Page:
Richard Ha has scratched plans to preserve nearly half of his farm, choosing instead to prepare it for the possibility of future development.
The owner of the 600-acre Hamakua Springs farm announced the decision on his blog, declaring it’s in response to the signing of Bill 113, which limits the use of genetically modified crops on the Big Island.
He previously applied with the U.S. Department of Agriculture to preserve 264 acres of his farm for agriculture in perpetuity. Instead, he said he plans to subdivide the property. It wouldn’t be developed, Ha said, unless he sells it.
“In case I need to sell it, I will be able to sell it,” he said.
Ha was one of the major critics of the bill, believing it will hurt agriculture on the island.
“It’s uncertain what our future is going to look like,” he said when asked about the connection to the legislation.
“Two years ago, when I started, we were all enthusiastic about the future of agriculture in Hawaii,” Ha added.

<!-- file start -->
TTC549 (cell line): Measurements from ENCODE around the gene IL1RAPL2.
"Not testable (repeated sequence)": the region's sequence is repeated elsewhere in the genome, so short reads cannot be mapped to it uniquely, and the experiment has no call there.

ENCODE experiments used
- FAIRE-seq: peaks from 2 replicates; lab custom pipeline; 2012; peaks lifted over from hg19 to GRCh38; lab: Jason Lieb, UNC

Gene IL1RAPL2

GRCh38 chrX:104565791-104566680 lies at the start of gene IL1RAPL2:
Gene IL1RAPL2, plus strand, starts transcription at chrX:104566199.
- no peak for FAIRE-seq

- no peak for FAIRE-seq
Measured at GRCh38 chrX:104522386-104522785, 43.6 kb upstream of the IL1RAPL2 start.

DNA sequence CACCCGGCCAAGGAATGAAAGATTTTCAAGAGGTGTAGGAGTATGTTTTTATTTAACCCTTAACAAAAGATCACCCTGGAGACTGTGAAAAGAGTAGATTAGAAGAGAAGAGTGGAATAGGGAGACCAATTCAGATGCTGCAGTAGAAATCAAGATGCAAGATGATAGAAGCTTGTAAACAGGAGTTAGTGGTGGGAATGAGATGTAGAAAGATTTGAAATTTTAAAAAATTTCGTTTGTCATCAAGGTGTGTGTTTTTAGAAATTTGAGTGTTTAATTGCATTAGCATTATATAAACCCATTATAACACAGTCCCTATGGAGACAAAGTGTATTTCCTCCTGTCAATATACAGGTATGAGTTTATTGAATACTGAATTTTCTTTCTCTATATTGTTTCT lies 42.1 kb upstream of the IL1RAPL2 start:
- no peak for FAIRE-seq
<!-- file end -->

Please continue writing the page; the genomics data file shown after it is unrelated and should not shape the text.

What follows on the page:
“Because of this … whether they are going to continue is unclear.”
Ha does not grow modified crops on his farm, and defended the decision when questioned about why the bill would change his mind.
“It’s not about me,” he said, referring to future farmers. “We’re not talking about me anymore.
“I pretty much did what I needed to do.”
When asked why not still preserve the land for future farming, Ha said before ending the interview: “Why would I want to? Why would I want to in this atmosphere?”